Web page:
Some picture hangers are rated to support heavy mirrors, but it’s stronger and safer to install hollow-wall anchors instead. We recommend the screw-in type anchor shown in Photo 4. It’s rated to support 40 lbs. Weigh your mirror and choose the appropriate type of anchor. Use toggle-type anchors for heavier mirrors. Measure from your reference point to position the anchors (Photo 3). Make starter holes with an awl or Phillips screwdriver. If you hit a stud with the awl, simply drive a screw. Photo 5 shows how to hang the mirror. If the top isn’t level when you’re done, wrap a few turns of electrical tape around the D-ring on the low side to raise that side slightly.
Align keyhole-slot shelves
Photo 1: Mark keyhole locations
Stick masking tape to the edge of your level and mark the keyhole centers on the tape.
Photo 2: Mark screw locations
Place the level against the wall at the desired shelf height. Adjust it to level it and mark the wall at the two keyhole locations.
Photo 3: Insert toggles
Drill a hole into the drywall at each mark and slip the toggle through the hole. Push in the plastic collar tight to the drywall.
Toggle anchors are easy to use and support up to 100 lbs.
Photo 4: Break straps
Then break off the straps flush with the collar.
Photo 5: Hang the shelf
Drive the included machine screw into the toggle, letting it protrude about 3/16 in. Test-fit the shelf.
Many light-duty shelves have keyholes in the back. The keyholes slide over protruding screws for support. The trick is to precisely place the screws so they align with the keyholes.
Photos 1 – 5 shows a foolproof method that doesn’t require any measuring or math. Photo 2 shows a trick for transferring the keyhole locations to the wall. If the mounting screw locations don’t land over studs, use wall anchors to support the shelf. We’re using a slick toggle-type anchor that holds 60 to 100 lbs. and is easy to install. This brand is available at most home centers. Make sure the screw heads supplied with the anchor fit the keyhole slot before you install the anchor. Otherwise go to a smaller size anchor.
Drill holes for the anchors at each mark and mount the anchors in the wall. Let the screws protrude enough for the keyholes to slide over them. Test-fit the shelf by aligning the keyholes with the screws and sliding it down. If the shelf won’t slide on or is too loose, remove the shelf and adjust the screws until you get a snug fit.
Hang a quilt without damaging it
Photo 1: Sew on the loop
Sew the loop side of the hook-and-loop to the webbing. Then stitch the webbing to the back of the quilt using a herringbone stitch as shown.
Photo 2: Fasten the hook side
Staple the hook side of the hook-and-loop to the wood strip. Determine the best position, and level the wood strip and screw it to the studs.
Photo 3: Hang the quilt
Hang the quilt by smoothing the hook-and-loop tape that’s sewn on the back of the quilt along the tape stapled to the wood strip.
One good way to display a quilt is to hang it on a wall. But don’t just tack it up by the corners or it’ll stretch out of shape. Instead, use this method for hanging quilts or other decorative textiles because it distributes the weight evenly for smooth hanging and minimal stress to the fabric. The hand stitching (Photo 1) used in this method doesn’t damage the quilt because it only goes through the backing, and it’s easy to remove when you no longer wish to display the quilt.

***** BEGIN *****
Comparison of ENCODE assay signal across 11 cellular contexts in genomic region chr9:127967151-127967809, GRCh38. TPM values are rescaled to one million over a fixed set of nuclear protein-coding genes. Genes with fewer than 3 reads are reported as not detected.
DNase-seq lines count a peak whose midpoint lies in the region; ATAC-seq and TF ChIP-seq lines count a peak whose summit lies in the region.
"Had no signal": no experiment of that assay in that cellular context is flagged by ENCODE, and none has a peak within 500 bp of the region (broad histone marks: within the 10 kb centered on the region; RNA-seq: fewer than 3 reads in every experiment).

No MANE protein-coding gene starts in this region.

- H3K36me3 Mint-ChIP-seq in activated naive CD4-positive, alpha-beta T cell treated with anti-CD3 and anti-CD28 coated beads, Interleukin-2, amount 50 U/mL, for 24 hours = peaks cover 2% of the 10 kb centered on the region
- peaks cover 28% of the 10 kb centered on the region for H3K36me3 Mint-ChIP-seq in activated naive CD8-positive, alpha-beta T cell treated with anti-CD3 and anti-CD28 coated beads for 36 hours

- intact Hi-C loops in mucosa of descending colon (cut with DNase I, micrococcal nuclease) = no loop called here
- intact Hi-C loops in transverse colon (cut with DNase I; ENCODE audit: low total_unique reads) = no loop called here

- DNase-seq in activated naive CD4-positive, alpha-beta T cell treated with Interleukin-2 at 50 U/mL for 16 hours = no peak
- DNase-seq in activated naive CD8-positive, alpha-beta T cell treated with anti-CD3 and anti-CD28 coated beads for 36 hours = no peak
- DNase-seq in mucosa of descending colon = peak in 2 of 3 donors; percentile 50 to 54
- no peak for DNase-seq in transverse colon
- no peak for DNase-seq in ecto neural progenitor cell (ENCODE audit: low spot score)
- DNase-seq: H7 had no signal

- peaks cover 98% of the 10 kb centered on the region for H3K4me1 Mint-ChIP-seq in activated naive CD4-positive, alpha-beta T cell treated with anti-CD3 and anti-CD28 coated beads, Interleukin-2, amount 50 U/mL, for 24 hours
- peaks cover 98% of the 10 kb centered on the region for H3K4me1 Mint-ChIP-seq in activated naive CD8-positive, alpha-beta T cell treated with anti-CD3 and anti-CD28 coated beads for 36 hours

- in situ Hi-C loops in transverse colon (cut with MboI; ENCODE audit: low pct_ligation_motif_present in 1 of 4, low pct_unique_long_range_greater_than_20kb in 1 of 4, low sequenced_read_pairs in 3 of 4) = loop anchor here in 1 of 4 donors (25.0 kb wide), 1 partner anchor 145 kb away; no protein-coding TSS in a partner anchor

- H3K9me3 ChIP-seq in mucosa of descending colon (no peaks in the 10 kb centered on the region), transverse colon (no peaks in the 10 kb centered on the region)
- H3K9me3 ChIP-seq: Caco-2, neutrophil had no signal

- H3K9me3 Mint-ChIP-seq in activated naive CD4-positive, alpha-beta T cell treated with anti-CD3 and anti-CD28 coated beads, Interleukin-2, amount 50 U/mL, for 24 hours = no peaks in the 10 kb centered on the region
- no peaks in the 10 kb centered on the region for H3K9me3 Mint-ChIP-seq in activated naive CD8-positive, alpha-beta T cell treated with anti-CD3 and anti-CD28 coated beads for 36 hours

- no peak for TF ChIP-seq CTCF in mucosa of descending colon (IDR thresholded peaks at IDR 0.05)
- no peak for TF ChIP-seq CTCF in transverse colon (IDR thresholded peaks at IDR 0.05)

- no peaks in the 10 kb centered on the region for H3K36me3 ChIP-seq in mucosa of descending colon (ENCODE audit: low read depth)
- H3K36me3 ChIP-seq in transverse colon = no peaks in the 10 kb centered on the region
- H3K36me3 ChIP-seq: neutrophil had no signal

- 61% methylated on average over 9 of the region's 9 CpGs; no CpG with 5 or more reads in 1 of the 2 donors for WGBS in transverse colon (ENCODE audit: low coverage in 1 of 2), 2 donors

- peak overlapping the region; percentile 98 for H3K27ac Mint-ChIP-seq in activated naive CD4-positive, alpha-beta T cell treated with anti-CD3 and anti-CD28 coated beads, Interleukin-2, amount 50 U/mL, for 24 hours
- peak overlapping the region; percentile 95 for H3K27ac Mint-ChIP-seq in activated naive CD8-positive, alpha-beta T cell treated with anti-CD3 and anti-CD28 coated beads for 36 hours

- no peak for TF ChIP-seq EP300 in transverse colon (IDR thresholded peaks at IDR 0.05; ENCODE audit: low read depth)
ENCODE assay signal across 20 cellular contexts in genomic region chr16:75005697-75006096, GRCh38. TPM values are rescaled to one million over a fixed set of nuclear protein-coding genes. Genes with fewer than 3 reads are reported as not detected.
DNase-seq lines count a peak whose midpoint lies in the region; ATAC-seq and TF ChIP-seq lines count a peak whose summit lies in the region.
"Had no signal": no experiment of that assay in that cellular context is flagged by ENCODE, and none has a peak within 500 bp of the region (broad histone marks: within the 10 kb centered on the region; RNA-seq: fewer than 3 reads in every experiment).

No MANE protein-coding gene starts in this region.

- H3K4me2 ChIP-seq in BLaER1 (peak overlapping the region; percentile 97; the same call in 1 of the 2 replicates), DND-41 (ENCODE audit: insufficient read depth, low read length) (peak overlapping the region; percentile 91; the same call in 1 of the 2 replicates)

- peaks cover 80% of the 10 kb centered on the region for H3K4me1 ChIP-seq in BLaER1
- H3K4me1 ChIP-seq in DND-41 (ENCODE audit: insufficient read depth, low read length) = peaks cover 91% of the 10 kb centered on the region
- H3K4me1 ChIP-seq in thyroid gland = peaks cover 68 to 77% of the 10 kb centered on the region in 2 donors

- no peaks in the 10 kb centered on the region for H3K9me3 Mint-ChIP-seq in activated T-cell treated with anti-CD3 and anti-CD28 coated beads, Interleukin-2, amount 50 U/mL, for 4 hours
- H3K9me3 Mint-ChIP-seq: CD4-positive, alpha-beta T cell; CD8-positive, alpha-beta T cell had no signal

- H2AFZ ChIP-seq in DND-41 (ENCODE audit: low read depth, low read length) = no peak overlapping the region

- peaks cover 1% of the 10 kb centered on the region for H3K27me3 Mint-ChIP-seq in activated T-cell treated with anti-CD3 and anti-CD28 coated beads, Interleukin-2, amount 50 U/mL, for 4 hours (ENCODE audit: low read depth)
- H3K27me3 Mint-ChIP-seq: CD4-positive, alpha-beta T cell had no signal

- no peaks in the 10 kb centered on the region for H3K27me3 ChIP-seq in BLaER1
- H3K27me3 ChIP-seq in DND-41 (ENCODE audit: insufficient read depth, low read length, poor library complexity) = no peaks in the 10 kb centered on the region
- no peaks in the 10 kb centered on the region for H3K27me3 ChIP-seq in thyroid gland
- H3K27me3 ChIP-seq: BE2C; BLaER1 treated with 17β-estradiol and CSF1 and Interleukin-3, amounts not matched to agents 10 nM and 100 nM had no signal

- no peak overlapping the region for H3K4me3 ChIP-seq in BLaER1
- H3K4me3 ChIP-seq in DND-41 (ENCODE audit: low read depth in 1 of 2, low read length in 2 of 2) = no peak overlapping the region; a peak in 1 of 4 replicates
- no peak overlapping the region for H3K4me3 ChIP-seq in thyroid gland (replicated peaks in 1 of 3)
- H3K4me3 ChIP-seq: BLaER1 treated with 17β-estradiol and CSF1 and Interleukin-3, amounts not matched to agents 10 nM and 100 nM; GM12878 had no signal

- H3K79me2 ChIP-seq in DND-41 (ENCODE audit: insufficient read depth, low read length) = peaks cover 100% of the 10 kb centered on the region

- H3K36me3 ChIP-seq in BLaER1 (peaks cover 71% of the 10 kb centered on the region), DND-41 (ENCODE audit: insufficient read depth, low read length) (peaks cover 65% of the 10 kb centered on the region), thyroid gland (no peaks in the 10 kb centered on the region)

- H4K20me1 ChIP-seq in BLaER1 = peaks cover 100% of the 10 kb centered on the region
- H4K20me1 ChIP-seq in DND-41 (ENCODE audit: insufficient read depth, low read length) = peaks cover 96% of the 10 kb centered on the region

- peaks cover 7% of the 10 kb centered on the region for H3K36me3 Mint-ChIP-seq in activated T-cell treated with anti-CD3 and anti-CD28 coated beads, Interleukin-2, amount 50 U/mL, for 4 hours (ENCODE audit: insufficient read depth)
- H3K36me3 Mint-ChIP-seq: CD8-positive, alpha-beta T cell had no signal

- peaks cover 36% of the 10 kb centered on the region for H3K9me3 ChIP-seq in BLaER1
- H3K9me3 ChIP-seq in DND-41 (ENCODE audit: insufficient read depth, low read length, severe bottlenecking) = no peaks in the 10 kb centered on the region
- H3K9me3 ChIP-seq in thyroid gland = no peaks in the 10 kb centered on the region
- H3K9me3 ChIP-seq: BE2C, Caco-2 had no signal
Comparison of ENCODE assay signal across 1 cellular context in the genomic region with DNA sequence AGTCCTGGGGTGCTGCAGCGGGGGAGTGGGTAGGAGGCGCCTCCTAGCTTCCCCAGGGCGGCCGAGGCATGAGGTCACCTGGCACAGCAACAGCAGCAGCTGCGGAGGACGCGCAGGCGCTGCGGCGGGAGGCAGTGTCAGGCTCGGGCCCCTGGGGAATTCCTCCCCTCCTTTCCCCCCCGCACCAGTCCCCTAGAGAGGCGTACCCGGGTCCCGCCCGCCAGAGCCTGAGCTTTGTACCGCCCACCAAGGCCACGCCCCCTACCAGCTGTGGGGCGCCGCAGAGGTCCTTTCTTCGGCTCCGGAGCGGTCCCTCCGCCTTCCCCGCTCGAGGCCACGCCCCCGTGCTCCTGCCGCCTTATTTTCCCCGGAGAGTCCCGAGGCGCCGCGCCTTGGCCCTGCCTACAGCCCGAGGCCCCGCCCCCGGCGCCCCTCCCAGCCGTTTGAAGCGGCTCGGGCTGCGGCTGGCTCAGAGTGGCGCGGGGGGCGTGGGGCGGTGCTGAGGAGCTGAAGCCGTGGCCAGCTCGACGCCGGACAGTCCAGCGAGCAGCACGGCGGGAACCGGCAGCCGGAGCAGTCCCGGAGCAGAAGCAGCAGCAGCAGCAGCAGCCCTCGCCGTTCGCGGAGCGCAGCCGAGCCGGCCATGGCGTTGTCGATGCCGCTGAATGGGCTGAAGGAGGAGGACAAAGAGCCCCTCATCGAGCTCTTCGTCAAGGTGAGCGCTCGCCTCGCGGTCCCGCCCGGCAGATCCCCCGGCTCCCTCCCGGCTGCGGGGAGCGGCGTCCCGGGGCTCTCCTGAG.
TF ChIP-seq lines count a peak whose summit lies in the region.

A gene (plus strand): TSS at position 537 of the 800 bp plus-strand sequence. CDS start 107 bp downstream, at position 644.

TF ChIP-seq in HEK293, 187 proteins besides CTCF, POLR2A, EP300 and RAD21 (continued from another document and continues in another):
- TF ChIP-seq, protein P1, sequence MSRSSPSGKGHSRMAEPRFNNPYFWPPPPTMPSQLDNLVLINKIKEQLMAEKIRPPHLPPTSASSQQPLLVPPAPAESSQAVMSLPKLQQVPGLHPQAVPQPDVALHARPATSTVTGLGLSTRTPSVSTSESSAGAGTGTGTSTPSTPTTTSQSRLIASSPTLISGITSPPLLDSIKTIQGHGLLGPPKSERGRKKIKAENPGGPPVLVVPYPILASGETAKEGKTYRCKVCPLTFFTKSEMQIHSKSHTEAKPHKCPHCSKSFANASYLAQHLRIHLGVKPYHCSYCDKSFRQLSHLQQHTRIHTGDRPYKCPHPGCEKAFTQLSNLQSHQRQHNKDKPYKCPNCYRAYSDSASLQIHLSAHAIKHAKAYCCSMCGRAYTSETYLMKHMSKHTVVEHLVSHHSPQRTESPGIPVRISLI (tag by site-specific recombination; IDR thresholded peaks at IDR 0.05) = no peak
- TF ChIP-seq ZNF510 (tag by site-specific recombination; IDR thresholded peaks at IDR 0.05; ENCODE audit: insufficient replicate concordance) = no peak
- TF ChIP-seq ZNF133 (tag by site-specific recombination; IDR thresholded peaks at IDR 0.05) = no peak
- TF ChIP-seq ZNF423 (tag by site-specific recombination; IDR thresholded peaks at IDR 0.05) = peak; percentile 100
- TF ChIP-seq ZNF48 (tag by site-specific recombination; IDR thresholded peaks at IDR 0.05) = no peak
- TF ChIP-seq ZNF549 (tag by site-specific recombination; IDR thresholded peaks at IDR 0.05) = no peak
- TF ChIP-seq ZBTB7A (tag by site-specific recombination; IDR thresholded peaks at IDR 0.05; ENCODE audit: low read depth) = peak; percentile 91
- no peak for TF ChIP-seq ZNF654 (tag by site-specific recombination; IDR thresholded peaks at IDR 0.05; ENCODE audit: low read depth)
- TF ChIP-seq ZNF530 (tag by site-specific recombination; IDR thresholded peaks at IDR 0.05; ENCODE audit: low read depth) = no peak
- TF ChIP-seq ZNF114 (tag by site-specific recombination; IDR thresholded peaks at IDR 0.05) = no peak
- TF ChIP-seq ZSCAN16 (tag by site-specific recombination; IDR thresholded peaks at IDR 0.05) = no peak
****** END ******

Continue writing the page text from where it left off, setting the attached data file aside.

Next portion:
Measure the top edge of the quilt and purchase the same lengths of 1-1/2-in.-wide sew-on hook-and-loop fastener strip and 2-1/2-in.-wide cotton or synthetic webbing. We found the hook-and-loop strip at a fabric store and the webbing at an upholsterer’s shop. You’ll also need a length of 1-1/2-in.-wide pine or poplar, a staple gun and several 2-1/2-in. wood screws.
Photos 1 – 3 show how to prepare and hang the quilt. If the quilt pattern allows, it’s best to rotate the quilt 180 degrees every month or so. This relieves stress on the fabric and helps prevent uneven fading. To be able to rotate the quilt, you’ll have to sew another strip of hook-and- loop along the opposite edge.
Dealing With Other Types of Walls
It’s usually not hard to hang things on drywall. You can drive nails easily, and studs are simple to locate. Other types of walls present unique challenges. Plaster is harder than drywall and can crumble. But the pros we talked to say as long as you use professional picture hangers like the ones we show here (these have sharper nails and built-in angle guides), and use hangers a little larger than required, you’ll usually be OK. In brick or stone, you can often drive a thin nail into the space between the mortar and the brick or stone. In brick, stone and concrete, you want to avoid making large holes because they’re virtually impossible to hide if you move the picture. A good method for brick, stone or concrete walls is to drill a hole that’s slightly smaller than the threaded part of a drywall screw. Use a masonry bit in a hammer drill and drill the hole at a slight downward angle. Then thread the screw into the hole, leaving about 1/4 in. sticking out for use as a hanger.
Video: How to Use a Tape Measure
You can use a tape measure for more things than just measuring. Travis Larson, senior editor at The Family Handyman, will show you how to use a tape measure to save time on your next project.
Required Tools for this Project
Have the necessary tools for this DIY project lined up before you start—you’ll save time and frustration.
- 4-in-1 screwdriver
- Cordless drill
- Drill bit set
- Stud finder
- Tape measure
Required Materials for this Project
Avoid last-minute shopping trips by having all your materials ready ahead of time. Here’s a list.
- 1-1/2-in.-wide hook and loop fastener
- 2-1/2-in. screws
- 2-1/2-in.-wide cotton or synthetic webbing
- Painter's tape
- Pan head screws
- Picture hanging wire
- Picture hooks
- Post-it notes
- Rubber bumpers
- Screw in anchors
- Toggle anchors